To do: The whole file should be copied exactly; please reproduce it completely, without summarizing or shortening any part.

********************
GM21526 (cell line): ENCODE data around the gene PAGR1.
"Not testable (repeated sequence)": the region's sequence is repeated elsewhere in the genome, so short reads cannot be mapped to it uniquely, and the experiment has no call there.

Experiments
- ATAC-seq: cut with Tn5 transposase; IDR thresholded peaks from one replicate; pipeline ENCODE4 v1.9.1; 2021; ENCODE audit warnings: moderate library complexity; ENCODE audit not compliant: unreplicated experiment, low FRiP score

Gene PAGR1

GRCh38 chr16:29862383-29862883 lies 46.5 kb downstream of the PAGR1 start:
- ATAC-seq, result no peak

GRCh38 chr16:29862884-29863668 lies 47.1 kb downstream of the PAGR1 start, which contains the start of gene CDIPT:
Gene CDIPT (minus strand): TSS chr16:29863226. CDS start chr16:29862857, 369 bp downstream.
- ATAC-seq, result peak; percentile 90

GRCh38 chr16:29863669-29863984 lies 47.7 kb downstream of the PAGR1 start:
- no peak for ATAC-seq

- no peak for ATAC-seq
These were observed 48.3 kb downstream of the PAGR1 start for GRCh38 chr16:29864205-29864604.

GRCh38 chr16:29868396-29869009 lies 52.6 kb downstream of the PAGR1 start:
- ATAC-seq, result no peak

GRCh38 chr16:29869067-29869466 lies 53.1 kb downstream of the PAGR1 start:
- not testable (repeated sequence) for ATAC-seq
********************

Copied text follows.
GM21526 (cell line): ENCODE data around the gene PAGR1.
"Not testable (repeated sequence)": the region's sequence is repeated elsewhere in the genome, so short reads cannot be mapped to it uniquely, and the experiment has no call there.

Experiments
- ATAC-seq: cut with Tn5 transposase; IDR thresholded peaks from one replicate; pipeline ENCODE4 v1.9.1; 2021; ENCODE audit warnings: moderate library complexity; ENCODE audit not compliant: unreplicated experiment, low FRiP score

Gene PAGR1

GRCh38 chr16:29862383-29862883 lies 46.5 kb downstream of the PAGR1 start:
- ATAC-seq, result no peak

GRCh38 chr16:29862884-29863668 lies 47.1 kb downstream of the PAGR1 start, which contains the start of gene CDIPT:
Gene CDIPT (minus strand): TSS chr16:29863226. CDS start chr16:29862857, 369 bp downstream.
- ATAC-seq, result peak; percentile 90

GRCh38 chr16:29863669-29863984 lies 47.7 kb downstream of the PAGR1 start:
- no peak for ATAC-seq

- no peak for ATAC-seq
These were observed 48.3 kb downstream of the PAGR1 start for GRCh38 chr16:29864205-29864604.

GRCh38 chr16:29868396-29869009 lies 52.6 kb downstream of the PAGR1 start:
- ATAC-seq, result no peak

GRCh38 chr16:29869067-29869466 lies 53.1 kb downstream of the PAGR1 start:
- not testable (repeated sequence) for ATAC-seq